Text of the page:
Notes for the 3rd week of lab Feb. 12 and 14

Types of Media ( Exercise 7 in Kleyn) -  A Mannitol Salt Agar plate (MSA)  will be used instead of a Glucose Mineral Agar plate. The MSA and the Eosin Methylene Blue plate (EMB) are described  in detail below.  You will be using both of these plates in other exercises during the semester so make sure you understand how they work.

MSA Plate -  This plate contains mannitol, 7.5% sodium chloride, and phenol red indicator.  The NaCl inhibits organisms other than staphylococci.  If the organism growing on the plate can ferment mannitol, the phenol red in the medium changes color from red to yellow.

The first figure below shows what Staphylococcus aureus looks like growing on a MSA plate.

And Staphylococcus epidermidis is growing on the MSA plate below.

EMB Plate - This medium is selective as well as differential.  The medium favors the growth of  gram negative organisms since methylene blue and eosin in the medium inhibits gram positive organisms.  It also contains lactose which lets one distinguish a  lactose fermenter from a nonfermenter.  The colonies of  lactose fermenting organisms can range in appearance from very pink in color to a  purple/blackish color.  Sometimes the organism releases so much acid during lactose fermentation that dyes in the medium begin to precipitate over the colony surface to produce a green metallic sheen.   This is common with E.coli  and can also be seen sometimes with Citrobacter. Examples of lactose fermenters and nonfermenters on EMB plates can be seen in the figures below.

Left Plate - The organism growing on this EMB plate does not ferment lactose since the colonies are white.  Sometimes colonies of a  nonfermenter will appear to have a little pink color due to the color of the medium but do not confuse this with a much darker color due to fermentation.  Try to look at  plates of a fermenter and nonfermenter  side by side to see the difference. 

Right Plate - The organism growing on this EMB plate does ferment lactose.  The colonies have a  purple/black color.

 E.coli which is growing on the EMB plate below shows the green metallic sheen that you sometimes see when cells release a lot of  acid during lactose fermentation. 

 

 
Morphological and Physiological Characteristics of Enteric Microorganisms  - For this portion of lab you will work in pairs.  Each pair will be given one of seven different enteric organisms and will use that organism to inoculate various media as described in your manual. Next week you will interpret the results of your inoculations and as a class you will create a table of test results for all seven organisms. You will use this table as a reference when characterizing your enteric "unknown" which you will be given next week in lab.  You can make a print-out of the following template for recording class test results.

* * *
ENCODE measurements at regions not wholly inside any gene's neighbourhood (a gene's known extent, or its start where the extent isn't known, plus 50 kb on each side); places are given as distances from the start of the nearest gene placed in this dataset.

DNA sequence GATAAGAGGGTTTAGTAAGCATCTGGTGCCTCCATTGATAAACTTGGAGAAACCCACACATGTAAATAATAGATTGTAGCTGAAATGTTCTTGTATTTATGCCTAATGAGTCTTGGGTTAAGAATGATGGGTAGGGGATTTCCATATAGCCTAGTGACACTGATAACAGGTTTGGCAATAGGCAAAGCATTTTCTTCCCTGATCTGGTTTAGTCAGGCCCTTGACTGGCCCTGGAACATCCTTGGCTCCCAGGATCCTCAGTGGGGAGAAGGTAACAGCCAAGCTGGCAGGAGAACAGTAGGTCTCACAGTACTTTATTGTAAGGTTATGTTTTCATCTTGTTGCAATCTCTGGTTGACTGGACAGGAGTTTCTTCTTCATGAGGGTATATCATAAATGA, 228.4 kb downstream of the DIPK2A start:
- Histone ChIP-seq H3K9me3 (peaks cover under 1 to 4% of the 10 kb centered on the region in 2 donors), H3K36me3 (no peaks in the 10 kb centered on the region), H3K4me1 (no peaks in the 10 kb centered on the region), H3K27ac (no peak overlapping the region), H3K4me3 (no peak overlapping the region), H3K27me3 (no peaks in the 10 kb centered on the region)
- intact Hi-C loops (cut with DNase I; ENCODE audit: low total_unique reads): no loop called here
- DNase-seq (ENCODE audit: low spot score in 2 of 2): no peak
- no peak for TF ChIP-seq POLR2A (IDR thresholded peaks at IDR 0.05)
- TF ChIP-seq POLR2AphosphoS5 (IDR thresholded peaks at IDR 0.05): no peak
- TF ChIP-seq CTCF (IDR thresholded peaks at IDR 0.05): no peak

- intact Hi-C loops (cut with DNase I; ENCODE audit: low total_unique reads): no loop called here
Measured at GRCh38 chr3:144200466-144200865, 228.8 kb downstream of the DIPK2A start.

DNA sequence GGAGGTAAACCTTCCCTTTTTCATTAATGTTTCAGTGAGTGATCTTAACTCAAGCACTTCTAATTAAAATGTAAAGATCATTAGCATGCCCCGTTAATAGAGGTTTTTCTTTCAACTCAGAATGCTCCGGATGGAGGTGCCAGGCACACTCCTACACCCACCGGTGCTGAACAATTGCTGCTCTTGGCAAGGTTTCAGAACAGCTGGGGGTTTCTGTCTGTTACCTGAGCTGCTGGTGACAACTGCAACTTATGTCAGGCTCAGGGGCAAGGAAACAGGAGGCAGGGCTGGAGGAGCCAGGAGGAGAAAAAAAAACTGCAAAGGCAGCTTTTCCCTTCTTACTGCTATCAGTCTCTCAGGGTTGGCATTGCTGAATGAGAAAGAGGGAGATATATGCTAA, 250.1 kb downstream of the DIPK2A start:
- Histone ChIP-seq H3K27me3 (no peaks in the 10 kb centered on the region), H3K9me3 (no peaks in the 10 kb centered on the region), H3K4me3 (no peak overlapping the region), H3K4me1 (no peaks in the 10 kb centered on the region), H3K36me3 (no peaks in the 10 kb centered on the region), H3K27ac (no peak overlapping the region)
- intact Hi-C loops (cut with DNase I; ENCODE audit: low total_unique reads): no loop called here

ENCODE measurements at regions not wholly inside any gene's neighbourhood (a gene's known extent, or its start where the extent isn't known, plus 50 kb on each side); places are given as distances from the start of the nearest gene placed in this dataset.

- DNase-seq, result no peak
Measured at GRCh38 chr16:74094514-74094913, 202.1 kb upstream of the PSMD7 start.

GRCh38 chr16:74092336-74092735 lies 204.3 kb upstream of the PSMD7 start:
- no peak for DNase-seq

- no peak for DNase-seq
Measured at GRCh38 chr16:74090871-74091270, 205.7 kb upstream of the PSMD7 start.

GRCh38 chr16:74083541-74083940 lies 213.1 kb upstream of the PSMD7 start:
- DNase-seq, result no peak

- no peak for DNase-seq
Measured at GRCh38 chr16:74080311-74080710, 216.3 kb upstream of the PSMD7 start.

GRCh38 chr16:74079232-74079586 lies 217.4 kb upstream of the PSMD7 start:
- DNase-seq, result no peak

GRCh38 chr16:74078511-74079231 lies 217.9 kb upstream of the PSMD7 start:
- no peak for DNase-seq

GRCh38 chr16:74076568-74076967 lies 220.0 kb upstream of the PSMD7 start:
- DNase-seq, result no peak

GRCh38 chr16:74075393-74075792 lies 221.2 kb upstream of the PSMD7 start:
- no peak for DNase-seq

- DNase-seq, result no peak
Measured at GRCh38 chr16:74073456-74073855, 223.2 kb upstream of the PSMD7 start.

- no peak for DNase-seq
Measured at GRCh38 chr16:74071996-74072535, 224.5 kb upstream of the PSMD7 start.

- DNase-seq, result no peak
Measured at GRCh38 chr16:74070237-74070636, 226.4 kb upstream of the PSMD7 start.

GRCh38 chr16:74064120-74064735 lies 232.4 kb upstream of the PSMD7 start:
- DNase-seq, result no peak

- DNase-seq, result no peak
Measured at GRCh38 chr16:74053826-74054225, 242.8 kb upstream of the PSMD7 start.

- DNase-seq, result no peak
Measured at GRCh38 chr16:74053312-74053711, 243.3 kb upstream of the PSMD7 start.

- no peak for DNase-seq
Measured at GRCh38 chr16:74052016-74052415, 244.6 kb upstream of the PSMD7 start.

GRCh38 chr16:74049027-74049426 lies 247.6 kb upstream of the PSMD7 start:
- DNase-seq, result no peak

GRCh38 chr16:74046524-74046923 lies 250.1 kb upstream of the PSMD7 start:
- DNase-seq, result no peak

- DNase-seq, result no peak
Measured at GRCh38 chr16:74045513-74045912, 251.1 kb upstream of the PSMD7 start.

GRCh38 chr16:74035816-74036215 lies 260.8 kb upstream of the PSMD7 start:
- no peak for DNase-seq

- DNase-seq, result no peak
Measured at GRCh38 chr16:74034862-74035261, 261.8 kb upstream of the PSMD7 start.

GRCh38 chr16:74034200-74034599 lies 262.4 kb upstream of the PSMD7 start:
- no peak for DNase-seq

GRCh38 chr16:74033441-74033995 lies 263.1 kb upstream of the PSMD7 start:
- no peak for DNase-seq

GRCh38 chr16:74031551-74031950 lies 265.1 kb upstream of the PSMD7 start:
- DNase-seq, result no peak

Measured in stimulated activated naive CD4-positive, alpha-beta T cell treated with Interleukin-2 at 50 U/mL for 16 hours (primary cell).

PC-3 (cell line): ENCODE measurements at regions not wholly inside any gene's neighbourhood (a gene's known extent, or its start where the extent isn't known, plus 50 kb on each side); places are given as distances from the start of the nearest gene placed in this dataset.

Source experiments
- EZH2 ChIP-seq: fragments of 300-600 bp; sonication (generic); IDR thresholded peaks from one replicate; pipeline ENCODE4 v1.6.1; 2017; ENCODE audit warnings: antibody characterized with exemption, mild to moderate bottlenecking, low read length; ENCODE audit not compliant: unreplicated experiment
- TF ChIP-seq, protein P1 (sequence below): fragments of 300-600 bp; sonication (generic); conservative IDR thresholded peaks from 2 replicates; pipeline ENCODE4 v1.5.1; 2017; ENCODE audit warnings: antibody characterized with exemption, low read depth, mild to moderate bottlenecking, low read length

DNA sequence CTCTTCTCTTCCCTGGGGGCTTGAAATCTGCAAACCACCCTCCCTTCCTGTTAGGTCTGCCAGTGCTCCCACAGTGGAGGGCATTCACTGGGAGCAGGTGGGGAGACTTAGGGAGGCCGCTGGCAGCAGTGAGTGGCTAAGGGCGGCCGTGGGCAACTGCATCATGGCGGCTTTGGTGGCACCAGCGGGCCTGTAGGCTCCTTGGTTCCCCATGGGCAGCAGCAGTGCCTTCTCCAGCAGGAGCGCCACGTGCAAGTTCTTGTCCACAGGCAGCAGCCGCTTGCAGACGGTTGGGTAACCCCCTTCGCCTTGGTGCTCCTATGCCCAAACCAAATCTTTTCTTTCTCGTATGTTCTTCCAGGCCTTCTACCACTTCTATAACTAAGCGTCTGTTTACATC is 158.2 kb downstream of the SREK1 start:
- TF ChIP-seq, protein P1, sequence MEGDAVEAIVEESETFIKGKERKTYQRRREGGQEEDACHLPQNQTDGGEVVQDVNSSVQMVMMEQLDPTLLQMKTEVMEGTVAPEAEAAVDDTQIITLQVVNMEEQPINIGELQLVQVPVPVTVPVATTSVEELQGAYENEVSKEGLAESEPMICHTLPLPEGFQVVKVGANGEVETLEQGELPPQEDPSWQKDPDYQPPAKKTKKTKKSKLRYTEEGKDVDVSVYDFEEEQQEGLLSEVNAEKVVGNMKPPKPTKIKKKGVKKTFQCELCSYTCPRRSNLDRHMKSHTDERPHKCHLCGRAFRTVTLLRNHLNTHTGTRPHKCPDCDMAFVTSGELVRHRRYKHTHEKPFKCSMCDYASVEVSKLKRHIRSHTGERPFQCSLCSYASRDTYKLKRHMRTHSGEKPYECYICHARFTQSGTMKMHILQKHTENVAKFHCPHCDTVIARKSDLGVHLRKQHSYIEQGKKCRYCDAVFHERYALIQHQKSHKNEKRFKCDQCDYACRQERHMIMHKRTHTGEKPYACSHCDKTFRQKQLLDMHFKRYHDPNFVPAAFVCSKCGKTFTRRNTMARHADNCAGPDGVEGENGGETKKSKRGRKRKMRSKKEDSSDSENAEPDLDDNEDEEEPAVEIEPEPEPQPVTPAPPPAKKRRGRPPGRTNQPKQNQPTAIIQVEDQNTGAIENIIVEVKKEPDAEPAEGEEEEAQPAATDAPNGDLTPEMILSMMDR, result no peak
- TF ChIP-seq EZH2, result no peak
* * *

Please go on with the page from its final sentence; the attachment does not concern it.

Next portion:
Your TA will describe how to perform the inoculations and review with you what each test result will tell about the physiology of the organism. The following is a list of the various media that you will be inoculating so that you can review those specific sections of your manual.  

Slants  -1. Kligler's Iron Agar  2. Simmons Citrate  3. Semisolid motility tube

Broths - 1. Glucose  2. Lactose   3. Mannitol  4. MR-VP   5. Sucrose  6. Nutrient  7. Tryptone  8. Urea

Plates - 1. Nutrient  2. Eosin Methylene Blue (EMB)

You will also test for catalase and use the filter paper method to test for oxidase.

Motlity (Exercise 18) - you will test for motility using the tube method described in the manual. If organisms are motile in the semisolid tube they will move out from the stab line while the nonmotile organisms grow within the stab line.  Sometimes it is difficult to see movement clearly so 2,3,5 -Triphenyltetrazolium chloride (TTC) was added to the semisolid medium.  The TTC is used by bacteria as an electron acceptor.  In its oxidized form it is colorless and will become red after it is reduced by the growing cells.  If you see a red stab line only that would mean cells are not moving from the initial stab.   If the tube has a diffuse red color that would mean the cells are moving out from the stab line in all directions.  You can also check the surface of the agar and usually there is bacterial growth all over the surface with motile cells whereas the nonmotile cell will grow on the surface over the stab line only. See the figure below which shows each type of organism.                                                            

It is important that your  stab in  the semisolid agar is in the center of the tube and is as straight as possible.  To do this you might keep your elbows on the table to steady your hands as you stab the agar. You also should make  sure that  your needle is straight. Use the forceps in the drawer to straighten it if needed.   Only stab the medium once with the microorganism.

The organism in the tube on the left in the figure below is motile and the organism in the tube on the right is nonmotile.